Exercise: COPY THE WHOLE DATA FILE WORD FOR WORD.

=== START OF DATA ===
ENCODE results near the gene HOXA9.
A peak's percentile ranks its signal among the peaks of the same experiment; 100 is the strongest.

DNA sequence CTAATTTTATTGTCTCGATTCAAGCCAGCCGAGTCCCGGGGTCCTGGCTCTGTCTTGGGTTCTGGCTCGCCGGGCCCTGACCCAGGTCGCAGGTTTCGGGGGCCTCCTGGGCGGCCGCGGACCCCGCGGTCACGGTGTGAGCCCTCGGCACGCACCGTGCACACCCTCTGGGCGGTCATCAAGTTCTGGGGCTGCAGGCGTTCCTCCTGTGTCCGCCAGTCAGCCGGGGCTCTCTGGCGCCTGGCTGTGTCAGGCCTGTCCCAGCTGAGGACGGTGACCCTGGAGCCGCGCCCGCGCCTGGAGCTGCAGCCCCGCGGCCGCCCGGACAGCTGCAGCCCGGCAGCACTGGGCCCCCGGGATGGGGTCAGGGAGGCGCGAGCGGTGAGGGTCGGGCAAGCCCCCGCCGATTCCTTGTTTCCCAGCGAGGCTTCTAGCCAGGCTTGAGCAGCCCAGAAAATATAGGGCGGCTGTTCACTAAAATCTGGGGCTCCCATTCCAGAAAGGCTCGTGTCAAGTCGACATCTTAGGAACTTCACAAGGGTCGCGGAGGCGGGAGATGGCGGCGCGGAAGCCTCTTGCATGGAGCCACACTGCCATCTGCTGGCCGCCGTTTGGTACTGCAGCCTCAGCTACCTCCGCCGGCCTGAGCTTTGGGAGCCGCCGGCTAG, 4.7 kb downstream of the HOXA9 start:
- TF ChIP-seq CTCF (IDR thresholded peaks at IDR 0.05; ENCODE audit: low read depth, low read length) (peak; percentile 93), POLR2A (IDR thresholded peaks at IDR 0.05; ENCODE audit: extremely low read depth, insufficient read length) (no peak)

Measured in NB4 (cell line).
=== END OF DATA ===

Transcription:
ENCODE results near the gene HOXA9.
A peak's percentile ranks its signal among the peaks of the same experiment; 100 is the strongest.

DNA sequence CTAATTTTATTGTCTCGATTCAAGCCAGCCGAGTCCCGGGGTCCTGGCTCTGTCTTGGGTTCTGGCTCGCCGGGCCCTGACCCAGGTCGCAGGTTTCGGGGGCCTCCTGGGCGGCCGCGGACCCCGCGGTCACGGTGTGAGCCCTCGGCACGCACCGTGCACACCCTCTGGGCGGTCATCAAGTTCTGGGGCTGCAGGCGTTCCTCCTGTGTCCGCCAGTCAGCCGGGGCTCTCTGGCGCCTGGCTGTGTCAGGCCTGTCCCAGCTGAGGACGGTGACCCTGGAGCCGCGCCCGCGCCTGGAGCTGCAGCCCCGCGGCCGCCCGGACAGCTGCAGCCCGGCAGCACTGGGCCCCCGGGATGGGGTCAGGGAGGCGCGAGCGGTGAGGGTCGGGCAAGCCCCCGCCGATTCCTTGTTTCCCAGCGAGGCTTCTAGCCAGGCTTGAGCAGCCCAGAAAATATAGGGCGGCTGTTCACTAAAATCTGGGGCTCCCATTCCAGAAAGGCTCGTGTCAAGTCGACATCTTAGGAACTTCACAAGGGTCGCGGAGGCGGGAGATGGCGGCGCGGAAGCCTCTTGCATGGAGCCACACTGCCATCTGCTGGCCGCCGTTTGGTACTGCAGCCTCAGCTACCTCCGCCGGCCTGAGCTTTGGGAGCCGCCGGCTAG, 4.7 kb downstream of the HOXA9 start:
- TF ChIP-seq CTCF (IDR thresholded peaks at IDR 0.05; ENCODE audit: low read depth, low read length) (peak; percentile 93), POLR2A (IDR thresholded peaks at IDR 0.05; ENCODE audit: extremely low read depth, insufficient read length) (no peak)

Measured in NB4 (cell line).